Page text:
People who have been stunned with Tasers may be unable to understand Miranda warnings - and more likely to waive their rights or even give false confessions - according to the Philadelphia Inquirer
The study, the first randomized controlled trial of the weapons outside of manufacturer Taser International, found the 50,000-volt shocks significantly impair brain function in the short term.
"People who have just recently been tased run the risk of talking to police without the benefits of counsel and not understanding the consequences," said Drexel criminology and justice studies Professor Robert Kane. It was published this month in the journal Criminology and Public Policy.
Kane said the study makes the case for a nationwide policy requiring police to wait an hour after using a Taser on a suspect before interrogating him.
Kane, 48, who came to Drexel from Arizona State University in 2012, began the work after he and his colleagues heard about lawyers in the Phoenix area seeking to suppress clients' confessions. Kane collaborated with Arizona State University professors Michael White and Justin Ready on the research.
The lawyers in Arizona were arguing that their clients, having been stunned with Tasers, were unable to "knowingly, intelligently and voluntarily" waive their rights. That's the standard outlined in Miranda v. Arizona, the 1966 Supreme Court decision that held people must be advised of their constitutional rights to silence and to a lawyer before questioning.
With funding from the federal National Institute of Justice, the criminologists recruited 142 healthy individuals, mostly college students, who were willing to be Tasered, all in the interests of science.
Half were shocked; a subgroup underwent physical exertion before the shock, just as a suspect would be likely to have struggled with police.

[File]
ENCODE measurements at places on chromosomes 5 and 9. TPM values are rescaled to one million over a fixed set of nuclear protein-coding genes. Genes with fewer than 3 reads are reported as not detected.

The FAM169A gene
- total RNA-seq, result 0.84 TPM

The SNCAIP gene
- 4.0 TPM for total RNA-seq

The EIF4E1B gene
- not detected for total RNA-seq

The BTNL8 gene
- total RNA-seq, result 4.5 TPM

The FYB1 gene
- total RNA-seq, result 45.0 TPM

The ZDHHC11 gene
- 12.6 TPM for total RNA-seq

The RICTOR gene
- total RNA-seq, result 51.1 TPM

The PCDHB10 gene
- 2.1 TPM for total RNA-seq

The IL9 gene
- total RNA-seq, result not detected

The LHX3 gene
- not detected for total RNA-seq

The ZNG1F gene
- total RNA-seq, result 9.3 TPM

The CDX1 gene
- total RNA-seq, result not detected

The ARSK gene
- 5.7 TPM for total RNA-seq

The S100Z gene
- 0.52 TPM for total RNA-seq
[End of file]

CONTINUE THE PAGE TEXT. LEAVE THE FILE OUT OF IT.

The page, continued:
Individuals who received the jolt performed worse on verbal learning tests and reported difficulty concentrating, elevated anxiety and feeling overwhelmed.
"People who get tased look a lot like 78-year-olds suffering from mild cognitive impairment and, in some cases, even patients with dementia," Kane said. On average, the effects subsided within an hour, though in some cases, it took up to a week.
Bradley Bridge, an assistant defender at the Defender Association of Philadelphia, said he'd be sharing the research with colleagues.
"This is new, and very troubling. It raises significant problems in terms of how the judicial system would deal with these issues," he said.
It could be grounds to argue that a defendant's waiver of rights was not knowing and voluntary - and that a confession must be thrown out. The question is likely to be litigated, he said.
A spokesman for the Philadelphia District Attorney's Office declined to comment on the potential
Kane thinks the one-hour waiting period for questioning would be the best practice.
Police might argue that such a rule would prevent them from obtaining timely information, he said. But he dismissed that argument, noting the Supreme Court has already made exceptions to Miranda in cases where an immediate interrogation is necessary to resolve a threat to public safety.
Furthermore, Kane noted, his study might not even give the full picture of how Tasers impact mental function.
"We would expect 'typical' suspects - who may be drunk, high, or mentally ill and in crisis at the time of exposure - to experience even greater impairment," the study authors noted.
The study, which used five-second Taser exposures, also does not explore the effects on people who are Tased multiple times.
That's not uncommon, said David Rudovsky, a civil rights lawyer and University of Pennsylvania law professor.
"Tasers are often overused. People get re-tased, often, several times," he said.
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